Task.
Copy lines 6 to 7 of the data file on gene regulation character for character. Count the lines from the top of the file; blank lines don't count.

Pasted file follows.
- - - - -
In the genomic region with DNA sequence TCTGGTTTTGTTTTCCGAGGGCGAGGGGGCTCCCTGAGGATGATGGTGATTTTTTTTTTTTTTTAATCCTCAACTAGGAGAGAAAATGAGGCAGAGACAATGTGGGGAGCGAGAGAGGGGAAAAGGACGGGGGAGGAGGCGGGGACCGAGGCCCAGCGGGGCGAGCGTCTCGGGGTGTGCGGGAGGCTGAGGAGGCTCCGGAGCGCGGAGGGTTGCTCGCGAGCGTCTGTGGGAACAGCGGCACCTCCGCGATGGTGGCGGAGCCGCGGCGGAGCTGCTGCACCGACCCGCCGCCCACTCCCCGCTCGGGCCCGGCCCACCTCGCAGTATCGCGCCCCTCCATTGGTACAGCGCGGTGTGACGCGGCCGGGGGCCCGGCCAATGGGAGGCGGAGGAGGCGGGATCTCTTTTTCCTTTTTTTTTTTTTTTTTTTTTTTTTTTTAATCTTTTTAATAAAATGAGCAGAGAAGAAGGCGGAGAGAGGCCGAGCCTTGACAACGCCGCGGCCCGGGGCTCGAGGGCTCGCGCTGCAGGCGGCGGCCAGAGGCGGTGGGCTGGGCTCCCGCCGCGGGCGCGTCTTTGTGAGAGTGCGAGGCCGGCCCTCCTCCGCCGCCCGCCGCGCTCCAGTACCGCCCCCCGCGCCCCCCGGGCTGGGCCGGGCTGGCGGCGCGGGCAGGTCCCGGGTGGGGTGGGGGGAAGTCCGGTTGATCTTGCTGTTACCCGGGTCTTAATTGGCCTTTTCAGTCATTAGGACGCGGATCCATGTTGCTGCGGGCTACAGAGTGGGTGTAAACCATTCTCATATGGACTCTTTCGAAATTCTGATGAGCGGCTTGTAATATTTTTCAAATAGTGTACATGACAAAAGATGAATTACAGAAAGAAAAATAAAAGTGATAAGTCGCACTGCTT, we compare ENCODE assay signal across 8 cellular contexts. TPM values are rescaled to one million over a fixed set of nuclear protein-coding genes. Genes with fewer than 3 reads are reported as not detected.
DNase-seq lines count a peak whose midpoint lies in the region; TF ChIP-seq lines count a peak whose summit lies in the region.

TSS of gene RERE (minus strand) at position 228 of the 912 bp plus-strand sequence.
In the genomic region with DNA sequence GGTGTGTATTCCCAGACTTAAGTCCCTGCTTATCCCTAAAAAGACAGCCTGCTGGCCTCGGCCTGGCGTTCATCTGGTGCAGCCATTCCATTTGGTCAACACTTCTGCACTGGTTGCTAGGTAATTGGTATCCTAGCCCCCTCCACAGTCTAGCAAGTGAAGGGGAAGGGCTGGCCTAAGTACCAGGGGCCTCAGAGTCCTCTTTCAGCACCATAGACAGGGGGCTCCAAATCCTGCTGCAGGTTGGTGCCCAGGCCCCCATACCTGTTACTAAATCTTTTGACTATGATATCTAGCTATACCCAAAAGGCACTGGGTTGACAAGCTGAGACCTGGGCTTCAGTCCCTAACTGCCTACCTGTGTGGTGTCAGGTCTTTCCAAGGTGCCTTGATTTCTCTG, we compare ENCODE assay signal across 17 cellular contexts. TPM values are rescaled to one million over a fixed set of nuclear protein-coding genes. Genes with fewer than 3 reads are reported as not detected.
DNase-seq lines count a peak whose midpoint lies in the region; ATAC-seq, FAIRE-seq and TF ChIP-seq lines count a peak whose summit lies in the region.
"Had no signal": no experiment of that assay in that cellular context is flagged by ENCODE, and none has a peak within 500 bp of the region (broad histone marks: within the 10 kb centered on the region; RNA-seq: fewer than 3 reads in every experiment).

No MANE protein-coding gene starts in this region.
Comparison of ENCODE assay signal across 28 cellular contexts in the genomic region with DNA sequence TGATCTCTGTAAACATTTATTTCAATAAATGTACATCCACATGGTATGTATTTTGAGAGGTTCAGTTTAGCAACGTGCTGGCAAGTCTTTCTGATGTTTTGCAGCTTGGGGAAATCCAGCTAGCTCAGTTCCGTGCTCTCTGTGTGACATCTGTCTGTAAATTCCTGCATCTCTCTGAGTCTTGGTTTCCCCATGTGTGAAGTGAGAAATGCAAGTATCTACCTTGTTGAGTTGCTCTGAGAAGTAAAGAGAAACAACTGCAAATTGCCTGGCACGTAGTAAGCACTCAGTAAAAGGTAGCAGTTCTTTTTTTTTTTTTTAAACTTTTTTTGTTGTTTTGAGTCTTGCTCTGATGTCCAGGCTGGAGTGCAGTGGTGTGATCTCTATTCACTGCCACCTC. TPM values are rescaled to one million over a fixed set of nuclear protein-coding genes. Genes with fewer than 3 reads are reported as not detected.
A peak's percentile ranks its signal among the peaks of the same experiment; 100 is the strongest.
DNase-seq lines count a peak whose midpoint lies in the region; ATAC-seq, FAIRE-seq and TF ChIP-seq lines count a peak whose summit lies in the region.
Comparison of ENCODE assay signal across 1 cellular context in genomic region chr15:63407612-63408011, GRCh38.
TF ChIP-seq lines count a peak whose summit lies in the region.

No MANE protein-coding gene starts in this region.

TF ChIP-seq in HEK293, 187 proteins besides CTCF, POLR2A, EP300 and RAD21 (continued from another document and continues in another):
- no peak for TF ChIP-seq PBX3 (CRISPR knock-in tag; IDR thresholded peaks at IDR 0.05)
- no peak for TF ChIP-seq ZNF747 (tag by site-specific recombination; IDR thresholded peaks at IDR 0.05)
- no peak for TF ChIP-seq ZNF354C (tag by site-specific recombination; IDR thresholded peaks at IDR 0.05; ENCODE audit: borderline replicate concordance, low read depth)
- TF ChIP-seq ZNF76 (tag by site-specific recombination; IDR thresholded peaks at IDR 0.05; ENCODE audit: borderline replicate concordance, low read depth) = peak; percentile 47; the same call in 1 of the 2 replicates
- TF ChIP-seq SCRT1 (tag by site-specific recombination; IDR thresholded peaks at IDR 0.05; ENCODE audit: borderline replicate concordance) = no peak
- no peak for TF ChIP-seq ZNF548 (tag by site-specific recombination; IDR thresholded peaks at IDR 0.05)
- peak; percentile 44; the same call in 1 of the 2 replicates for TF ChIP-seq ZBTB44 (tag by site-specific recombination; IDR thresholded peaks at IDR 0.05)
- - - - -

"Had no signal": no experiment of that assay in that cellular context is flagged by ENCODE, and none has a peak within 500 bp of the region (broad histone marks: within the 10 kb centered on the region; RNA-seq: fewer than 3 reads in every experiment).

No MANE protein-coding gene starts in this region.